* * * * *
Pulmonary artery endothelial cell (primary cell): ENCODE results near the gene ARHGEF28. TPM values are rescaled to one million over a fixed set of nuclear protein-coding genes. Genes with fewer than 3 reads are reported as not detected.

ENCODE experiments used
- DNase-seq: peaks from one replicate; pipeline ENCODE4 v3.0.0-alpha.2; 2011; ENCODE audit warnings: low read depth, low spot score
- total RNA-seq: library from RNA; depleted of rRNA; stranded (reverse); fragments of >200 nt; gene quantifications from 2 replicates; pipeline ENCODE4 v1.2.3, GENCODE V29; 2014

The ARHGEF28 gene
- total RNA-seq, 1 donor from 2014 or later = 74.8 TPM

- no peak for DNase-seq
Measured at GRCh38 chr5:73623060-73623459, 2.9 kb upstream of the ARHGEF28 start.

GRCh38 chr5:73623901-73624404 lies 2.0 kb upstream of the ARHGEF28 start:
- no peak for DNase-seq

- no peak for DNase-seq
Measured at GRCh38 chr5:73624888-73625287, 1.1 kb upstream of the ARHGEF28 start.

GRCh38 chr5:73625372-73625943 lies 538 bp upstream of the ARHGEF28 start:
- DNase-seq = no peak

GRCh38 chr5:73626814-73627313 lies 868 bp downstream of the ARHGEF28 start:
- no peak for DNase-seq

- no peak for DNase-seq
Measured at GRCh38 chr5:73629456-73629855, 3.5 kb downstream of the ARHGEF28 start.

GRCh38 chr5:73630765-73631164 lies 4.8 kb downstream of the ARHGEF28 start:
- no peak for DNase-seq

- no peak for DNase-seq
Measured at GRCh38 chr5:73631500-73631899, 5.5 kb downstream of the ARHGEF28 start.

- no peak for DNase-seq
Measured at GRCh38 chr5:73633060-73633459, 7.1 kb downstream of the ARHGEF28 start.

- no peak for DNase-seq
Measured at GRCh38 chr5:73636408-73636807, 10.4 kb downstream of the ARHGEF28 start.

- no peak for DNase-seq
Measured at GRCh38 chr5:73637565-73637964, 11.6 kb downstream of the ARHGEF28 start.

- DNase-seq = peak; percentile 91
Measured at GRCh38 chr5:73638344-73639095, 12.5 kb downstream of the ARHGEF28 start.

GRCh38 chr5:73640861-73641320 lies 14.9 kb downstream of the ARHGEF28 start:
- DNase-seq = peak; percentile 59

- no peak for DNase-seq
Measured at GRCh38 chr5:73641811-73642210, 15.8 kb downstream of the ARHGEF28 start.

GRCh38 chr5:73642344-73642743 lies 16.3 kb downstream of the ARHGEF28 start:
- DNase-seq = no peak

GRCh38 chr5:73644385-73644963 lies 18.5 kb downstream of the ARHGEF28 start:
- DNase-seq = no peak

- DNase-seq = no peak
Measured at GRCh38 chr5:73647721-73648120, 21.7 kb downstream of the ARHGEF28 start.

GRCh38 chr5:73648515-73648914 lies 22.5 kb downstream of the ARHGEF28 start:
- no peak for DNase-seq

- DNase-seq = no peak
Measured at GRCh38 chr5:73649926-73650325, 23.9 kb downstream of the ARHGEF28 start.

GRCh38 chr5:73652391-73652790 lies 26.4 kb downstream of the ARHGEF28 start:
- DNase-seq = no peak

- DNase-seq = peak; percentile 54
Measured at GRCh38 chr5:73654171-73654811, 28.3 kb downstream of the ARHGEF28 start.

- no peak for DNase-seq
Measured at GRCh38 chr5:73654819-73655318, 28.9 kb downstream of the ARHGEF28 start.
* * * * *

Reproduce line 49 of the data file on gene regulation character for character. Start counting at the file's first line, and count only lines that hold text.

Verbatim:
- no peak for DNase-seq